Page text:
Updated Nov 19, 2012 - 5:26 pm
Grantland talks about 'revolving door' Cardinals have at QB
Bill Barnwell of Grantland.com, which is the somewhat comical side of ESPN run by Bill Simmons, wrote a story on Week 11 in the NFL, with the headline "Arizona's Revolving QB Door."
According to Barnwell, a 'point probability estimator' figured the Cardinals should have scored 24 against the Falcons, so the 19 they came up with was certainly a disappointment.
Especially, you know, when you factor in a good running game, solid special teams play and the six turnovers Arizona came up with.
Why were the Cardinals unable to produce on those drives? Well, you can probably start with the decision made by Ken Whisenhunt to bench starter John Skelton. Benching the inaccurate Skelton isn't unwise in a vacuum, but consider the circumstances surrounding the benching. Arizona was coming off their bye week, giving them a two-week stretch where they chose to do nothing about Skelton's middling play and continued to give the former Fordham quarterback the first-team reps in practice. Yet after a 2-for-7 start at the beginning of the game against Atlanta, Whisenhunt chose to bench Skelton — who had a 13-0 lead at the time — for rookie sixth-rounder Ryan Lindley, who proceeded to go for 9-for-20 for 64 yards while losing a fumble that was recovered for a (bizarre) touchdown.
Barnwell says Whisenhunt's move to bench Skelton was "short-sighted on both ends."
For one, benching Skelton after seven passes without an interception is absurd. If Whisenhunt is going to cycle through his quarterbacks on whims that quickly, he's going to end up with three quarterbacks who have absolutely no confidence, something that has happened to him and his team in virtually every season that didn't involve Kurt Warner holding the job all year. And if Skelton's leash was really only seven bad passes long, Whisenhunt should have realized that before the bye and made the move to Lindley in advance, giving the rookie a week of practice (and two weeks of mental preparation) before unleashing him into a key game on the road against a playoff team.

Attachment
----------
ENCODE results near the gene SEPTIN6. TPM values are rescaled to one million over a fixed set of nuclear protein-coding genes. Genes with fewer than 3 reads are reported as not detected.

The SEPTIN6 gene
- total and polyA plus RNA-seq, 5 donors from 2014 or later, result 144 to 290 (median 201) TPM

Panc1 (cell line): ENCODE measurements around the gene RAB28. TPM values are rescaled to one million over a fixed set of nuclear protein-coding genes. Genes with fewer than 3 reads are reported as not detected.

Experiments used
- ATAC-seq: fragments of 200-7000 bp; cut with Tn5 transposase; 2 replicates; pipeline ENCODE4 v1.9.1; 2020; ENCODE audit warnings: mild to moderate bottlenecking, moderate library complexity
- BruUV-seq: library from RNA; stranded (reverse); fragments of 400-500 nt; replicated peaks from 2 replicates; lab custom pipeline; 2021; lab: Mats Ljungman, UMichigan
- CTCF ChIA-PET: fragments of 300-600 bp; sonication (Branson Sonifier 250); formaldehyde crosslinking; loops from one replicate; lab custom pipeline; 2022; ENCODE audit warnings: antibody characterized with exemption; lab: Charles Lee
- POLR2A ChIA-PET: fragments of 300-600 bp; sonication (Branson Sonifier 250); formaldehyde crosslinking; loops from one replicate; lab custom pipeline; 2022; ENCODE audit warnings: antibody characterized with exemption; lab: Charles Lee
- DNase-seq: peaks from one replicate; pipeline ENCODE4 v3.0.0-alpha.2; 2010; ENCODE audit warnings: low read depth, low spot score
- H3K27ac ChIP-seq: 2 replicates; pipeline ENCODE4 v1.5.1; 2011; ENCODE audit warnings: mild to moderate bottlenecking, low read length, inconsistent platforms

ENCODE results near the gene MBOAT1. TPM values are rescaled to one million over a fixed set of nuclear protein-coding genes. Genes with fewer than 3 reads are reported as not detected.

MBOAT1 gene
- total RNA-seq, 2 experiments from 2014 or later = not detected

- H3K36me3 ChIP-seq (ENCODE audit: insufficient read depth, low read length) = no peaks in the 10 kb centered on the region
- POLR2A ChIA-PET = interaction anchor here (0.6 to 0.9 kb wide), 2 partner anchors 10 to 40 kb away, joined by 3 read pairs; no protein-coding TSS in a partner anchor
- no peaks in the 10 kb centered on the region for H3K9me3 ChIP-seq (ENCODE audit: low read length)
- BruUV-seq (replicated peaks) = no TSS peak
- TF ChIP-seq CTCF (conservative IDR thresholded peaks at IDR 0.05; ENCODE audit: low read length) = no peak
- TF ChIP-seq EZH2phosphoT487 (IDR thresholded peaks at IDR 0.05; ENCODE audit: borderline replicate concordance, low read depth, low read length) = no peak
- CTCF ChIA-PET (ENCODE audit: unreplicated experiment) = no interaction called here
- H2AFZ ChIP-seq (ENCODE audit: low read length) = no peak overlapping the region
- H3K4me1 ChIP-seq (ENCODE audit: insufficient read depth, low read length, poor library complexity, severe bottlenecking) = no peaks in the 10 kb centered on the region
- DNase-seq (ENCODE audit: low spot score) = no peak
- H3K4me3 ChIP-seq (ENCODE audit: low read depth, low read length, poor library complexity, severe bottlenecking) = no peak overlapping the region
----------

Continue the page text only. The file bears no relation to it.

Those are all fair points, as the move to Lindley backfired and one could believe sticking with Skelton would have resulted in a win Sunday.
As the article notes, the cumulative stats of quarterbacks picked in the sixth or seventh rounds when playing as rookies are bad (434-for-819, 4,082 yards, 21 touchdowns, 40 interceptions), so it's not as if it would have been fair to expect Lindley to perform at a high level. Add in the fact that he probably didn't receive the starter's share of reps in practice last week, and you have a recipe for anything but success.
Ultimately the decision contributed to a loss, which was the Cardinals sixth in a row. The team's record has plummeted from 4-0 to 4-6, and there is little hope on the horizon, even if Kevin Kolb returns to the lineup soon.
Their hot streak roughly coincided with the time Kevin Kolb spent in the lineup before getting injured, but don't get correlation and causation confused. Had Kolb stayed healthy, Whisenhunt would probably have found a reason to bench him, too. If this once-promising Arizona season continues to fall apart ŕ la last year's Buccaneers or Bills and Whisenhunt ends up paying for it with his job, his inability to handle the quarterback position will have been his downfall.
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